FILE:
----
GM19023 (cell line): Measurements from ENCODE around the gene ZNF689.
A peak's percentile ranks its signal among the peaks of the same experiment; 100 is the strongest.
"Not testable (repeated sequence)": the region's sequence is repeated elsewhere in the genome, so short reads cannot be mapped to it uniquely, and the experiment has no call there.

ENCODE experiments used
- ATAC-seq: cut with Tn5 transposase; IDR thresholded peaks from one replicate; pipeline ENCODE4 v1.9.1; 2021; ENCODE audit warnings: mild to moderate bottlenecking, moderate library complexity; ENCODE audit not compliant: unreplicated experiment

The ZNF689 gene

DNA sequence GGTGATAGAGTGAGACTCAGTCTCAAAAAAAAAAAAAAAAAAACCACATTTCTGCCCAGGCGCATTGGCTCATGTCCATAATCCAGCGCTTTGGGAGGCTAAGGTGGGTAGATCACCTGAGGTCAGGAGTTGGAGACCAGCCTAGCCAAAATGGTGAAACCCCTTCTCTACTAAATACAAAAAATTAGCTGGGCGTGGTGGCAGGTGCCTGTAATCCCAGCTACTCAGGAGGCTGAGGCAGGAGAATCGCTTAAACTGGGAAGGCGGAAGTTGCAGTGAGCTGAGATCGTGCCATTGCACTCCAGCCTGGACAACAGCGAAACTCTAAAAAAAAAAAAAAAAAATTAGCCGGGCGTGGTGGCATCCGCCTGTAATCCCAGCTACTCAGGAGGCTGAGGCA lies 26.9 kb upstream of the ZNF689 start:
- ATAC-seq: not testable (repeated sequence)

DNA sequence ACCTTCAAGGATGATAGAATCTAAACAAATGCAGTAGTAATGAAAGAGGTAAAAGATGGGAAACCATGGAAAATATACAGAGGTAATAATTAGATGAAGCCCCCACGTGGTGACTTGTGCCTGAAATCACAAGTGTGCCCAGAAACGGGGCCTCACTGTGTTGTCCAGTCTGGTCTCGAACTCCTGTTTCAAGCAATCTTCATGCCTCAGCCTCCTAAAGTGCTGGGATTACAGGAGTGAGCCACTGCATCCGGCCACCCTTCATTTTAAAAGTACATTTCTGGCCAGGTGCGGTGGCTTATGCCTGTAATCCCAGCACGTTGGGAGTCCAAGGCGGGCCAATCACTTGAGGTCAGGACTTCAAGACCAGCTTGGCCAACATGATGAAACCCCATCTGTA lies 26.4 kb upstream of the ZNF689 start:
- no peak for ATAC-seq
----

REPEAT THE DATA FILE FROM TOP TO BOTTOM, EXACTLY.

GM19023 (cell line): Measurements from ENCODE around the gene ZNF689.
A peak's percentile ranks its signal among the peaks of the same experiment; 100 is the strongest.
"Not testable (repeated sequence)": the region's sequence is repeated elsewhere in the genome, so short reads cannot be mapped to it uniquely, and the experiment has no call there.

ENCODE experiments used
- ATAC-seq: cut with Tn5 transposase; IDR thresholded peaks from one replicate; pipeline ENCODE4 v1.9.1; 2021; ENCODE audit warnings: mild to moderate bottlenecking, moderate library complexity; ENCODE audit not compliant: unreplicated experiment

The ZNF689 gene

DNA sequence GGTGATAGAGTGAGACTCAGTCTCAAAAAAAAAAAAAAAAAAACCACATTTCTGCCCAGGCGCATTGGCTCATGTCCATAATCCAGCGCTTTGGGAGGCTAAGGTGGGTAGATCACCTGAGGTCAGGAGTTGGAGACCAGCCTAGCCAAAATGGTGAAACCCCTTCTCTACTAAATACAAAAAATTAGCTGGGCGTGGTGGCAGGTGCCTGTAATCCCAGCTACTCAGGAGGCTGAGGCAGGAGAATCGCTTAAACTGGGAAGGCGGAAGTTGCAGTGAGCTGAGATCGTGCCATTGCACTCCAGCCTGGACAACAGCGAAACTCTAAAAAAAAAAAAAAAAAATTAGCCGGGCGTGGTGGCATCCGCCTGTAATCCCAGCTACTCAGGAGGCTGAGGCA lies 26.9 kb upstream of the ZNF689 start:
- ATAC-seq: not testable (repeated sequence)

DNA sequence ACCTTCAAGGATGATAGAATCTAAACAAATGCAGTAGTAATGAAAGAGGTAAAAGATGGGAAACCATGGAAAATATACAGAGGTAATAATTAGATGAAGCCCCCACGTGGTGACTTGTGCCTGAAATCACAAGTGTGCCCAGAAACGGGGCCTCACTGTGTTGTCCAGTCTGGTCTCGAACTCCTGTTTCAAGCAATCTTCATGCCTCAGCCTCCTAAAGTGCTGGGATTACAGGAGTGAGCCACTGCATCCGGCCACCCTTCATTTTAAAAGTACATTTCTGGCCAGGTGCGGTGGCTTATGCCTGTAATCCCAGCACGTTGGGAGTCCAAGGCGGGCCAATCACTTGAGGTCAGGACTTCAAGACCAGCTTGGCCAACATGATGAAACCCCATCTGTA lies 26.4 kb upstream of the ZNF689 start:
- no peak for ATAC-seq